Rolling Stones – Beggar’s Banquet (Abko 1967, 2002)
The Rolling Stones were at the height of their powers when this record was waxed in the late ‘60’s. Mixing their blues heritage with the raucous energy of rock and roll led them to produce one of their finest albums. This was when the band really mattered, before they become and empty shell trudging on toward corporate sponsored mediocrity.
“Sympathy for the Devil” has become one of the most overplayed songs in rock music history. Part of the problem of hearing this record a long time after it came out is that you lose the context from when it was released. Or in my case, having been born years after it came out.
The bluesy tunes are the heart and soul of this disc. Mixing electric and acoustic blues with some excellent Jagger/Richards songwriting. “Salt of the Earth” is a fascinating song which celebrates the common man, interesting since it comes from a band which always tried to exude power and arrogance. “Dear Doctor” also mines the country blues very effectively.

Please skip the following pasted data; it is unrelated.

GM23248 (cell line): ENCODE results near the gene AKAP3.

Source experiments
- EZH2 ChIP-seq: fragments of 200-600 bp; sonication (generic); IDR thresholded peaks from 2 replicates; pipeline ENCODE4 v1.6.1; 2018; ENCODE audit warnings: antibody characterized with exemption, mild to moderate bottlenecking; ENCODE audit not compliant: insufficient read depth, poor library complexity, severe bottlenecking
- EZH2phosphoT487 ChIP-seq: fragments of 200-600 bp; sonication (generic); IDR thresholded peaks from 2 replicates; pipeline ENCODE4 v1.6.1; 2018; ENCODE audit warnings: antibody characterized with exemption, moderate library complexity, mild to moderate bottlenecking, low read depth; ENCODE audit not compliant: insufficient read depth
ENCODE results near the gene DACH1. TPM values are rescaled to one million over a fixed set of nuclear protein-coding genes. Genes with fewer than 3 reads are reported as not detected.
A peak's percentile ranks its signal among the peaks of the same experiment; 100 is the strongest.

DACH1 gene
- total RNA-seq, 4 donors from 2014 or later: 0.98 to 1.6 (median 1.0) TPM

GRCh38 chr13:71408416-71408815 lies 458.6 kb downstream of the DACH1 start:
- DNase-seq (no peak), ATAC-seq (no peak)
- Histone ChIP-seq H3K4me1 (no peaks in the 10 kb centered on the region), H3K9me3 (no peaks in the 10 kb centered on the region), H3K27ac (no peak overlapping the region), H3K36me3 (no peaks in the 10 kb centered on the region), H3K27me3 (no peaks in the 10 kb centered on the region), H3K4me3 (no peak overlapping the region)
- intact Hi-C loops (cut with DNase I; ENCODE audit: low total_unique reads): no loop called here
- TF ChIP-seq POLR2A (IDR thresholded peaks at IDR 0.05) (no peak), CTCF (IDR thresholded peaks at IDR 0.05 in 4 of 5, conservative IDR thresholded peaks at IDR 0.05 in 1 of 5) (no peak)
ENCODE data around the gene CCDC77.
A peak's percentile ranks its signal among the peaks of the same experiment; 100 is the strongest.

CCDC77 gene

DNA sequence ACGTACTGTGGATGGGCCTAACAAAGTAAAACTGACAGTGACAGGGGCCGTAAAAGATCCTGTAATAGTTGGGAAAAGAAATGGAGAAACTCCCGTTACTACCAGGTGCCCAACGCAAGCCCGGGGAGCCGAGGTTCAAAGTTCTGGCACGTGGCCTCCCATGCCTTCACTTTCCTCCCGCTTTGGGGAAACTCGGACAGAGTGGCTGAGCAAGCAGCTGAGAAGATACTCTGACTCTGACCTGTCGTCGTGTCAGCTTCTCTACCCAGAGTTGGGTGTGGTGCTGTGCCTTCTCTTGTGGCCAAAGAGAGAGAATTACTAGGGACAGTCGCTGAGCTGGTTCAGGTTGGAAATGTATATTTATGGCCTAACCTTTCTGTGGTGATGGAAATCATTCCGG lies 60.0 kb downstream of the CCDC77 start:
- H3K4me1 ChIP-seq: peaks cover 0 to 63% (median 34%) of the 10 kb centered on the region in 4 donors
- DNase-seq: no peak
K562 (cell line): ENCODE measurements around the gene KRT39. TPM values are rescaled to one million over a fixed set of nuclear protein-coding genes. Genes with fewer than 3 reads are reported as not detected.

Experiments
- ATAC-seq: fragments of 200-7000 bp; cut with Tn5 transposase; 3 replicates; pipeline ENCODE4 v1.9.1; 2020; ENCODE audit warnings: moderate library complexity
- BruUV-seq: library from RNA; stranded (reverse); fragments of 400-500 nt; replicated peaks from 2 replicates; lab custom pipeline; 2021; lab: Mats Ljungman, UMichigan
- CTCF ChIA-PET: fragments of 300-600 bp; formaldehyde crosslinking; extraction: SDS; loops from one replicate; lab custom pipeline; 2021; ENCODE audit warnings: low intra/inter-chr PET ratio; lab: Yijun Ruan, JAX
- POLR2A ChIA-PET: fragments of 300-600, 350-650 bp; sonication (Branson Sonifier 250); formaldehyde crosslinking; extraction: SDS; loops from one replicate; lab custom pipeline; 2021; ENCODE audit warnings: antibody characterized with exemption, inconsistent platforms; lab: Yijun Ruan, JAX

It’s important to listen to this disc with fresh ears, considering the lumbering dinosaur this band has become. While they may never have truly been “the world’s greatest rock and roll band” as they claimed, they were a formidable unit up until 1972 as this record shows.
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Rhapsody Streamnotes (July 2015)
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